DLTCs are only operating at 30% capacity because of the Covid-19 lockdown regulations, which has made it difficult for motorists to make an online booking to renew their driver’s licence. People over the age of 60 are also being refused access to test centres because they are in the Covid-19 high-risk group.

Vehicle licence discs, temporary permits and roadworthy certificates that expired during the same period are valid until August 31.

AA CEO Willem Groenewald said motorists want to be compliant and want to remain legally on the road but are experiencing problems doing so.

Don’t assume the extension means you’ll be covered

Van Vuuren outlined an example where a motorist would have difficulty getting their insurance company to settle a claim: if, despite having had the opportunity to do so, the person had not renewed their driver’s licence for a year after its expiry, even though their eyes may have deteriorated during this period. If they had undergone an eye test when they renewed their licence, their licence might have been endorsed and they might be required to drive with prescription glasses or contact lenses.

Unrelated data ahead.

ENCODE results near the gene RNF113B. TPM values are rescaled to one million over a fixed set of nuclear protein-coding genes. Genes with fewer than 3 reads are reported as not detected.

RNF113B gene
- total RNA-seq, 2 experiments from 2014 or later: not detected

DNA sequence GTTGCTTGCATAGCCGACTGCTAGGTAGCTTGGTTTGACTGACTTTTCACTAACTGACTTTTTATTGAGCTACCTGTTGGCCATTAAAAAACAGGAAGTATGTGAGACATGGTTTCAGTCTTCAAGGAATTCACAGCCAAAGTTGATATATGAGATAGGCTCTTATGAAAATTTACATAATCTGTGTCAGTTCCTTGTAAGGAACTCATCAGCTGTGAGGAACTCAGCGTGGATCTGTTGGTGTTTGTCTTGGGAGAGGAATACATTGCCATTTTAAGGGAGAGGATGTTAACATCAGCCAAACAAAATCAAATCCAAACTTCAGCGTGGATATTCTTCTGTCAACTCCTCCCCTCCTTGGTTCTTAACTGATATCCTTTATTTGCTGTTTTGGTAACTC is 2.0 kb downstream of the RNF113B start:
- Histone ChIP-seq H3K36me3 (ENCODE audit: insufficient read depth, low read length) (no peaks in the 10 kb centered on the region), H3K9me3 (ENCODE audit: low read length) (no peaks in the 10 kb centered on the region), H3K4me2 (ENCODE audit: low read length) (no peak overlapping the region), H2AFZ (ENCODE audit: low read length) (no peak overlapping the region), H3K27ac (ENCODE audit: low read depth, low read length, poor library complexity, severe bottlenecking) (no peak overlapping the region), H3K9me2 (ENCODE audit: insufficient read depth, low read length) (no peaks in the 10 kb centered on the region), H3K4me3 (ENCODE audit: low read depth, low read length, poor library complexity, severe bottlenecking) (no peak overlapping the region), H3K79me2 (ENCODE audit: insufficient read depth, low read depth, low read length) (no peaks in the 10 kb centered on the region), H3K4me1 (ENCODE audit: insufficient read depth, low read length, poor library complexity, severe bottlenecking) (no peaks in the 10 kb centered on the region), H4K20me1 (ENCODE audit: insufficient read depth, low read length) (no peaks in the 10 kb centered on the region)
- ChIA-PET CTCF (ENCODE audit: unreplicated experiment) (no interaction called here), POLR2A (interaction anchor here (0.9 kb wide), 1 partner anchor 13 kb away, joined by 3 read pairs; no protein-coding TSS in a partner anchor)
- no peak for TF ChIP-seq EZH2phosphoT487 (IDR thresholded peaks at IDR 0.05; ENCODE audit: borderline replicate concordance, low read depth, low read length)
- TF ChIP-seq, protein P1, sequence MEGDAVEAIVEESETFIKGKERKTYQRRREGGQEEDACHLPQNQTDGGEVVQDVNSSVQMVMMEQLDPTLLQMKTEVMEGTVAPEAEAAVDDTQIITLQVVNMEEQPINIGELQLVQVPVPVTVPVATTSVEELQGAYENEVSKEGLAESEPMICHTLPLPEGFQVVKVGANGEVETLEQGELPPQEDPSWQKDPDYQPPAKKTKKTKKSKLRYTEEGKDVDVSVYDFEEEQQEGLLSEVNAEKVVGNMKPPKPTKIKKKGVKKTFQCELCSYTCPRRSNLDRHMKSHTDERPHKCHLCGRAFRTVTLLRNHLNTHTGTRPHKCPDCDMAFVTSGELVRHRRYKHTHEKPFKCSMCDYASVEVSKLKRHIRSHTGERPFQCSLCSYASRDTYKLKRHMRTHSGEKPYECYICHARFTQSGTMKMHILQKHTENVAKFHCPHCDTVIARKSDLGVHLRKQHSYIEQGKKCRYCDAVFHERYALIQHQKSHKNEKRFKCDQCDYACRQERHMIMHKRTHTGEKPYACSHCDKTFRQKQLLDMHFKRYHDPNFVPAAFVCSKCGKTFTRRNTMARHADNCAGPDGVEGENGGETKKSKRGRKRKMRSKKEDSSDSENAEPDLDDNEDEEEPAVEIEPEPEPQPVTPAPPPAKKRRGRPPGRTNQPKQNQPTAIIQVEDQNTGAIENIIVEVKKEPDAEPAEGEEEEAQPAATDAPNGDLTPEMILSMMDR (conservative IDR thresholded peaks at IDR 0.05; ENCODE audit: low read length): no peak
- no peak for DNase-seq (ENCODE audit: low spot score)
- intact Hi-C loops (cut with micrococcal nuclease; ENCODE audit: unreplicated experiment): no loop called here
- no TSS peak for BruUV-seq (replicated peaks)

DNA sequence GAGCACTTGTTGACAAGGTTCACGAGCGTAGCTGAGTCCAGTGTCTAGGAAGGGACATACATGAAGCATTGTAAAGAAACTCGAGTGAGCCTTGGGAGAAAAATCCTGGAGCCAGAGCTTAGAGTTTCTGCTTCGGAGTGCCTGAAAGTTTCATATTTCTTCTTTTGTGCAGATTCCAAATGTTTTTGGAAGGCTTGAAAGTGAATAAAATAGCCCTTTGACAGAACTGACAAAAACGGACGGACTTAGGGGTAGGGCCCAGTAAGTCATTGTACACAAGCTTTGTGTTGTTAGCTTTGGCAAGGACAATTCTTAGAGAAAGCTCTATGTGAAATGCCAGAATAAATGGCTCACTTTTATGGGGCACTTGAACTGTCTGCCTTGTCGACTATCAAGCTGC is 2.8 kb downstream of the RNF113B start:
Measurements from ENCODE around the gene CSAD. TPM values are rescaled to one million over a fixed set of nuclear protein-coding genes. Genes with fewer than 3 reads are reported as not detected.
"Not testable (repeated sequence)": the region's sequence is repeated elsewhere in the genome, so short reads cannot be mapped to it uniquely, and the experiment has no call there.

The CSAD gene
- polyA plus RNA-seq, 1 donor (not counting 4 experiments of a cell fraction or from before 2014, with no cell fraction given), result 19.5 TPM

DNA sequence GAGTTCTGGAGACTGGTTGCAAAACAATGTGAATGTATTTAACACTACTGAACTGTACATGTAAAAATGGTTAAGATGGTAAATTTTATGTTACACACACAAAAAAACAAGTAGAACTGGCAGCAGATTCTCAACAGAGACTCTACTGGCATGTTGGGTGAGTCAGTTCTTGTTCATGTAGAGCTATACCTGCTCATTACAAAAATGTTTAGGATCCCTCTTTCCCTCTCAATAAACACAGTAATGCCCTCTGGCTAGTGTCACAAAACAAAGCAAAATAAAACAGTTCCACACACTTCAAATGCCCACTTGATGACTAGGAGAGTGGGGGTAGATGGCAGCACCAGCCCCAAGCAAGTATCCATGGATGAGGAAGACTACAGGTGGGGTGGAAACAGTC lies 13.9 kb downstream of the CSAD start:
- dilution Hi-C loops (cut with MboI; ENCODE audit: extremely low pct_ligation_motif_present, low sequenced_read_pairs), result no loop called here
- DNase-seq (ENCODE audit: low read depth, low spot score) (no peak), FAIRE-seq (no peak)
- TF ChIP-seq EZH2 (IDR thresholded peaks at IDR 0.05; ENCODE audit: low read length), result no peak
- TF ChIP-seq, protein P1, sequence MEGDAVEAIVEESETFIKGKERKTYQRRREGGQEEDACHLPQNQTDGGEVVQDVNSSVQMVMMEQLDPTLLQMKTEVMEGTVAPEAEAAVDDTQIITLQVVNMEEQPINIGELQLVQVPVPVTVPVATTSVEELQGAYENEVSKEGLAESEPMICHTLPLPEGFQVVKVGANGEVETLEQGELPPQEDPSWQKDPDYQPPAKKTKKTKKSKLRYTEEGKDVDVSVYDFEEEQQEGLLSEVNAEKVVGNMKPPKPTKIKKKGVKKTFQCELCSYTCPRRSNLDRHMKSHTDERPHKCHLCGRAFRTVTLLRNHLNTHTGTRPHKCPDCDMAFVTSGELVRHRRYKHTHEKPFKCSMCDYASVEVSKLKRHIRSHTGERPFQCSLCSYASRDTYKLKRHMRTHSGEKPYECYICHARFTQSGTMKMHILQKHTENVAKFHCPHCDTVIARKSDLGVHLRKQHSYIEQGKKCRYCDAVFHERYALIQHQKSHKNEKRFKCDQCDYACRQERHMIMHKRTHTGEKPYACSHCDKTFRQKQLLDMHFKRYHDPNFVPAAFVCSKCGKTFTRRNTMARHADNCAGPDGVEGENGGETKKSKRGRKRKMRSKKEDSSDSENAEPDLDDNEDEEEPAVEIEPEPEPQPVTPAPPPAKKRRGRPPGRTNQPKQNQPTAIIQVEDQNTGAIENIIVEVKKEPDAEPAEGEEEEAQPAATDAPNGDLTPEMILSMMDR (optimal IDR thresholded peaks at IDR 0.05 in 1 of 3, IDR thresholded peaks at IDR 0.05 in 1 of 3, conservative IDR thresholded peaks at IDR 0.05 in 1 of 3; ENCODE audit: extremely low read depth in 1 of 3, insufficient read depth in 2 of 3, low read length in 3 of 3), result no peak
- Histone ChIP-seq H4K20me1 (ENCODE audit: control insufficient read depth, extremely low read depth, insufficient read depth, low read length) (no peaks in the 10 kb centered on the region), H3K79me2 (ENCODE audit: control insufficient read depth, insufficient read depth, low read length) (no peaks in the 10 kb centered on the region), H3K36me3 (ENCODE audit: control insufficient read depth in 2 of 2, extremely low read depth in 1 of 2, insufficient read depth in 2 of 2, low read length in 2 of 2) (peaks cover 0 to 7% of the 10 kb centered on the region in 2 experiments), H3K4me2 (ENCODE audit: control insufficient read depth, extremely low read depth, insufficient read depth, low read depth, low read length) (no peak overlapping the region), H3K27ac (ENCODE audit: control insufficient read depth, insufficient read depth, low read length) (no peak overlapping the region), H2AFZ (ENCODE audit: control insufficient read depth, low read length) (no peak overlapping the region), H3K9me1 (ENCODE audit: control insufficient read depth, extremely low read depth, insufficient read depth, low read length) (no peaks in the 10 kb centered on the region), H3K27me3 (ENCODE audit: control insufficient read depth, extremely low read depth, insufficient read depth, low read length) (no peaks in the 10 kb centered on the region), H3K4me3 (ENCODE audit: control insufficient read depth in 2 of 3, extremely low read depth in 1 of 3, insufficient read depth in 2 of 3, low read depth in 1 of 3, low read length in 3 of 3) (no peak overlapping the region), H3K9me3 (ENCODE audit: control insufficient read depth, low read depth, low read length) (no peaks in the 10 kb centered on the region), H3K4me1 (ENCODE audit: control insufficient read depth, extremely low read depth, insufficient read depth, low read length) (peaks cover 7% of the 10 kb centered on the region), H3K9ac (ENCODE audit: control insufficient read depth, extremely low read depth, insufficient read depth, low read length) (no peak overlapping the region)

However, Van Vuuren again stressed that the motorist’s poor eyesight must have contributed to the accident claimed for, for this to be used as a reason for rejecting a claim.

Regarding an expired vehicle licence disc, Van Vuuren said in terms of the insurance policy wording in most policies, the insured is responsible for ensuring their vehicle is always in a roadworthy condition.

Van Vuuren stressed that an insurance company cannot merely reject a claim because a motorists’ vehicle licence has expired.

“But if the tyres on your car are not in a roadworthy condition, you may have a longer braking distance and could rear-end another car. That is relevant, and the claim can be rejected.”

Listen to Nompu Siziba’s interview with Christelle Colman from Old Mutual:

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That might be good news. Is there insurance against corruption?
You should also pay a lot less tax.
After all, we are not allowed to travel, home affairs are closed, most government services are closed.
Being forced to “stay home” while politicians get everything for free, plus all the corruption.

How typical of the New South Africa and its egregious government: Invent a whole lot of new hurdles in the form of prescribed renewal of licences that previously were valid for a lifetime; fail hopelessly to facilitate such renewals due to inadequate and insufficient facilities and personnel; and then have the effrontery to impose penalties when long-suffering citizens are unable to effect renewals due to circumstances beyond their control. This regime is a disgrace.

End of comments.